The only two rules you need to make your inbox work for you (rather than obliterate your day)

  1. Ringfence inbox time in your calendar and only check your emails during that time. AND then protect the slot, and don’t allow anyone to book it.

  2. Empty your inbox every single day.

Sounds really tricky, right? But - it really isn’t - you just have to be methodical. And here’s how:

One

Ringfence inbox time in your calendar and only check your emails during that time. AND then protect the slot, and don’t allow anyone to book it.

This will allow you to focus on other tasks, rather than inefficiently moving from email to activity and back again. Most people find 30-60 minutes each day is sufficient to clear their inbox.

  • You may worry, whatever the frequency of your inbox sessions, that you cannot respond to urgent emails.

  • Use an out of office message, stating that you only check your inbox x times a day, and that any urgent messages can reach you via your PA/ team member/ your mobile phone/ use IM.

  • This reassures you and your colleagues that you can be reached, and manages expectations.

  • Some find an inbox session before they leave in the evening means that they don’t fret overnight, and arrive the next morning feeling on top of their work.

 

There are lots of good arguments for not checking your email first thing:

  • It distracts you from work you should be prioritising.

  • It makes you reactive, rather than proactive, creating a todo list – but not one which you created. You are likely to start acting on work which other people have generated, and lose control of your day.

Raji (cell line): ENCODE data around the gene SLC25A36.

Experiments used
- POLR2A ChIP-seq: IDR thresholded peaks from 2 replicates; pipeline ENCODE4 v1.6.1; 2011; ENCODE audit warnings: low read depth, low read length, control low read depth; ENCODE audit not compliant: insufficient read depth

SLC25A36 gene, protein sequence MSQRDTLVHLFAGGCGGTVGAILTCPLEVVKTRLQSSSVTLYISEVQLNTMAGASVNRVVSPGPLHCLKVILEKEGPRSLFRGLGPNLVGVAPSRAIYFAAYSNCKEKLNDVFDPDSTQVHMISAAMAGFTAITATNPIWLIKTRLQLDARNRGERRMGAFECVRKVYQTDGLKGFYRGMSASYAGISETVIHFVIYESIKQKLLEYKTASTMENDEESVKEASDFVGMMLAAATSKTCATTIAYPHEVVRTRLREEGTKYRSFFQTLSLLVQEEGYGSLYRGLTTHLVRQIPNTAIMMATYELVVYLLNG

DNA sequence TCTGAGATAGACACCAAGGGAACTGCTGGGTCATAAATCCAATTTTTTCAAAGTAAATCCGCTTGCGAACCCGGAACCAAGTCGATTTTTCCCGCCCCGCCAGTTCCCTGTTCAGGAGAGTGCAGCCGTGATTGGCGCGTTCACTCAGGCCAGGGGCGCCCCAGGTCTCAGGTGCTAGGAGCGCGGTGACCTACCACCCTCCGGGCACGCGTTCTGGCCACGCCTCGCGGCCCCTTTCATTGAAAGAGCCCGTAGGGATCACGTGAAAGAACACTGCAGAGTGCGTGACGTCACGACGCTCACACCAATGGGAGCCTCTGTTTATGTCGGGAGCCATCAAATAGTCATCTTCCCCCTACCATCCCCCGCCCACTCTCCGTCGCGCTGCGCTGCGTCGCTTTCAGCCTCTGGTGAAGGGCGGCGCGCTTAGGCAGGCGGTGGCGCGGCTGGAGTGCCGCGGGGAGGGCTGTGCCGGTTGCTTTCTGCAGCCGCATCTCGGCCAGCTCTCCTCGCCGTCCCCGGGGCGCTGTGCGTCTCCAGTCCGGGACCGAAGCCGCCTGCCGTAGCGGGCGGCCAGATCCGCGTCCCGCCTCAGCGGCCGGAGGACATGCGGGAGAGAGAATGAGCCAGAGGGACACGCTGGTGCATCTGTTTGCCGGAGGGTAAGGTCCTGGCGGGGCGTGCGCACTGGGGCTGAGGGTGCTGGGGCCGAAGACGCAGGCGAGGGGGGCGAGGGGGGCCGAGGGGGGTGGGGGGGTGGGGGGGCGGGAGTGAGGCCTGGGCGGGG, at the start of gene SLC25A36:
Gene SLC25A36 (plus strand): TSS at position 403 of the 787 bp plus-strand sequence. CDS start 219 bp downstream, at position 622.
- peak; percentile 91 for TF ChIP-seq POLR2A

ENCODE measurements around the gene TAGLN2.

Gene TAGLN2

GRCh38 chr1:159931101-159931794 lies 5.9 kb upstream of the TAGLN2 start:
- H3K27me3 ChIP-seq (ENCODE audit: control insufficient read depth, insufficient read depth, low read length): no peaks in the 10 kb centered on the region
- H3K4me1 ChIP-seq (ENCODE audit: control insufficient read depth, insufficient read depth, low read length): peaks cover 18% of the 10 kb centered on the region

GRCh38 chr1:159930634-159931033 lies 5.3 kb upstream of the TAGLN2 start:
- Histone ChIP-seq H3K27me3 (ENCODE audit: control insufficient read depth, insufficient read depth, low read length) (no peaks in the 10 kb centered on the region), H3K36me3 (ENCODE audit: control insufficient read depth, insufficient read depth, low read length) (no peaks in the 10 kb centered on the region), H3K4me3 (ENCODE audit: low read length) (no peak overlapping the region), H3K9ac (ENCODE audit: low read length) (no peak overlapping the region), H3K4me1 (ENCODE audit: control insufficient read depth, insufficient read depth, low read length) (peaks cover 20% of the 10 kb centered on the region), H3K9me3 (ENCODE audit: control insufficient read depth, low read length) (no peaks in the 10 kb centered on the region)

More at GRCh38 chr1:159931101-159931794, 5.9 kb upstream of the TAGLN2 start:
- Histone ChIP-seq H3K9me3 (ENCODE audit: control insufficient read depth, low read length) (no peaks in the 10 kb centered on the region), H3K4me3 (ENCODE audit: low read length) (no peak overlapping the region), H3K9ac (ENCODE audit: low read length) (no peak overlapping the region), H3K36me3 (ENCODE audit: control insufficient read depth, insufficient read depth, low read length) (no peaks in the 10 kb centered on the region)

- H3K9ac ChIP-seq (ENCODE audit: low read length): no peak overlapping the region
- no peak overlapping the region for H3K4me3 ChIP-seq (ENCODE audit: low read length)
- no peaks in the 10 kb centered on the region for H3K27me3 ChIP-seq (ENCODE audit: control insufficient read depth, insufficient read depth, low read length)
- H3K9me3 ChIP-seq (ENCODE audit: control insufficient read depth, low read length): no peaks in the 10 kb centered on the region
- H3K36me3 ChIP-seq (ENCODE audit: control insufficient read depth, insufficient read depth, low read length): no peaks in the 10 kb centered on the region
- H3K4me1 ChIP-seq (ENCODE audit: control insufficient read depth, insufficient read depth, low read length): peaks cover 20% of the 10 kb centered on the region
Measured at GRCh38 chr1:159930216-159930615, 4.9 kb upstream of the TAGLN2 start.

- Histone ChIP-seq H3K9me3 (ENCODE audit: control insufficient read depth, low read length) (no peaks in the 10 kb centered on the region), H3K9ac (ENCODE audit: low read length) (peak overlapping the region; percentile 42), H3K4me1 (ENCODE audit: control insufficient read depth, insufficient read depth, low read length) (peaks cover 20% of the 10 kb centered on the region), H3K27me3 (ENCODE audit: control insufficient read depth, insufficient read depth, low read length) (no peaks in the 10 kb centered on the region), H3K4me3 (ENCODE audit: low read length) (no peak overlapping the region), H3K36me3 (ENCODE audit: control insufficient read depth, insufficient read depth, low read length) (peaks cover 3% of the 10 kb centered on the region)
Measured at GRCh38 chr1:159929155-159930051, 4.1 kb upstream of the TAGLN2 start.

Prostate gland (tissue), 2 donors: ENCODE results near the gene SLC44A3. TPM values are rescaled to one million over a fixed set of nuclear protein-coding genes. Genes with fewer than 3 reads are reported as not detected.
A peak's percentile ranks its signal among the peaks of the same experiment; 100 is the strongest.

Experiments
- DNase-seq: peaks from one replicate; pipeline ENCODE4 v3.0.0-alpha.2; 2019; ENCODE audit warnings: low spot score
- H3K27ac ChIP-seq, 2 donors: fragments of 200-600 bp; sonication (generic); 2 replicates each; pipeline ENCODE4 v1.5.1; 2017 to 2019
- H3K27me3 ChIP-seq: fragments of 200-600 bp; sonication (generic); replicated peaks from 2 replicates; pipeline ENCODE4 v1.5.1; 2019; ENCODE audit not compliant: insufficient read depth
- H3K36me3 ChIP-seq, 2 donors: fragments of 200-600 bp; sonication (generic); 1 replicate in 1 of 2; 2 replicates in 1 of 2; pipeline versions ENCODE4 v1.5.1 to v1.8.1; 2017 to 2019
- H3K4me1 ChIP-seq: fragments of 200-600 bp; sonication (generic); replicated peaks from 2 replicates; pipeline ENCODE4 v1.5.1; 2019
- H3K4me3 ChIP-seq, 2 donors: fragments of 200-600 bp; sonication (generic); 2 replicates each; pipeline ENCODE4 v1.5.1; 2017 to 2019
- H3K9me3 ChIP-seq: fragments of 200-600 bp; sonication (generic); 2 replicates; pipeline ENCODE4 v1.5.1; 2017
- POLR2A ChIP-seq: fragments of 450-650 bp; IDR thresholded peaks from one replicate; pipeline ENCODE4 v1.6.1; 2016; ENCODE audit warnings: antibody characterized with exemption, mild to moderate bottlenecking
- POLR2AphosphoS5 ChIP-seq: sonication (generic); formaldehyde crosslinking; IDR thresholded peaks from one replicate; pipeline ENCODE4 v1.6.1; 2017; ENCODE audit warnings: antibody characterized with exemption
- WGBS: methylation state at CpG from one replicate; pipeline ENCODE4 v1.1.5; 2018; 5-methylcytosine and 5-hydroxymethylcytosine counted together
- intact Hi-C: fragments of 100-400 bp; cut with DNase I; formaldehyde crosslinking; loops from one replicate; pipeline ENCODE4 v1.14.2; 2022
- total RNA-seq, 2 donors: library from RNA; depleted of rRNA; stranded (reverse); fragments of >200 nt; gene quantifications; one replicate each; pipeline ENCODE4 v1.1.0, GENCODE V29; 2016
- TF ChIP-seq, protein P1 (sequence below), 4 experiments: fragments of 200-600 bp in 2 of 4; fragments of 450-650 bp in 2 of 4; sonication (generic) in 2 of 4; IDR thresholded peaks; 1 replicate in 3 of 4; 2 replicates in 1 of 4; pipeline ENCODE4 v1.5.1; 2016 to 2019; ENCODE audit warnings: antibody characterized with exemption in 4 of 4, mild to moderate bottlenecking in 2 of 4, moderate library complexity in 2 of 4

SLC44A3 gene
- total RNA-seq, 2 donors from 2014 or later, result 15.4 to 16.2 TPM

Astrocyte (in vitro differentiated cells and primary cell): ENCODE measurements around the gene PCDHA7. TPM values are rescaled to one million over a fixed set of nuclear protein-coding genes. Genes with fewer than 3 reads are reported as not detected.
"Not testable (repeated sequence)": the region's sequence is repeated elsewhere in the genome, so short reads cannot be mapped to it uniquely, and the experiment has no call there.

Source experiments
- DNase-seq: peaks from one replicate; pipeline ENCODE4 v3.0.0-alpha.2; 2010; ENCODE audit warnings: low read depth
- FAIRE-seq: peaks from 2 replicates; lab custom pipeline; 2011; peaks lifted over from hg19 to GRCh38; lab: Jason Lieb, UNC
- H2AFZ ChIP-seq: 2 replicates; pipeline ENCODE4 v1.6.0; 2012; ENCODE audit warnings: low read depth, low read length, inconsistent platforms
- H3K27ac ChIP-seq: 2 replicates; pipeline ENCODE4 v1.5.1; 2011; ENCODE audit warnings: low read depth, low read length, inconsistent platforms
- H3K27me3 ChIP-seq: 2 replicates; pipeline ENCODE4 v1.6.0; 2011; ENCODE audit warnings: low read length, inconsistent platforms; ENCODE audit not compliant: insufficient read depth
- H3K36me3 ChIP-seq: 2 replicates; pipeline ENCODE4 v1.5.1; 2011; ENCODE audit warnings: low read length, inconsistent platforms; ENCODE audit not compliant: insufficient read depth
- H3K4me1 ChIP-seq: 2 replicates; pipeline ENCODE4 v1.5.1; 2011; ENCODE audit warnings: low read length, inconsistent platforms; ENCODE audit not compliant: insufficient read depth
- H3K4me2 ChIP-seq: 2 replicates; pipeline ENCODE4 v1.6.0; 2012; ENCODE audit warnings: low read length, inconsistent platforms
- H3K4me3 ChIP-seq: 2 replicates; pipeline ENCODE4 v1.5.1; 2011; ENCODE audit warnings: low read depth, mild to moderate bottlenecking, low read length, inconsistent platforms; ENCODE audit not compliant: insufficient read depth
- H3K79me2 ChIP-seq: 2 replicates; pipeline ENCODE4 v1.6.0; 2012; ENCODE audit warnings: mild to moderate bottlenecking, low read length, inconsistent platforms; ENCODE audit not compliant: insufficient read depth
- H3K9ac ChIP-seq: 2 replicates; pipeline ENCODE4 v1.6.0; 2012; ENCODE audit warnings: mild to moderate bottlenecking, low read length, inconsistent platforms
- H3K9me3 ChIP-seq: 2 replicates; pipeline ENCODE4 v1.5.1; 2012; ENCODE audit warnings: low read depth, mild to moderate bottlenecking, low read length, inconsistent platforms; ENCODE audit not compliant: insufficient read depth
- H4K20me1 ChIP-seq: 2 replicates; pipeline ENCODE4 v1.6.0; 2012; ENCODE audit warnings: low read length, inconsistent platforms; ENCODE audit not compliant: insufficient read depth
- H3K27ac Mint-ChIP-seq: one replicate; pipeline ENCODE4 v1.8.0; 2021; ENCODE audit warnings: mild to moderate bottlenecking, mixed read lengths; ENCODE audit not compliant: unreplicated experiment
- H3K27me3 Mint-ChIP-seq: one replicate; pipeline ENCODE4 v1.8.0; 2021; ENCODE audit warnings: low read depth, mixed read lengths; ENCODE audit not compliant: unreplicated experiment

• It builds expectation that you will respond first thing.

Two

Empty your inbox every single day. To those who have traditionally had a bulging inbox, this sounds impossible.

But by applying the two minute rule (first proposed by David Allen in Getting Things Done) and the principle of “touching it once” it can be achieved:

  • David Allen’s two minute rule says: “If you determine an action can be done in two minutes, you actually should do it right then because it’ll take longer to organize it and review it than it would be to actually finish it.”

  • Similarly, the touching it once rule says: whenever you get an incoming task in front of you, you decide right away what to do with it.

Applying it to your inbox means that in each scheduled inbox session you simply review each email. It will either:

  1. Be able to be dealt with in 2 minutes. So deal with it there and then. (Note – two minutes is shorter than many people realise – so you might want to put a timer on your phone until you are practiced at mastering this).

  2. Require action. Put it in the Action folder.

  3. Be awaiting action from someone else. Put it in the Waiting folder.

  4. Be important to read. Put it in the Reading folder.

  5. Need to be filed. File it.

And that’s it.

 

Sara Allen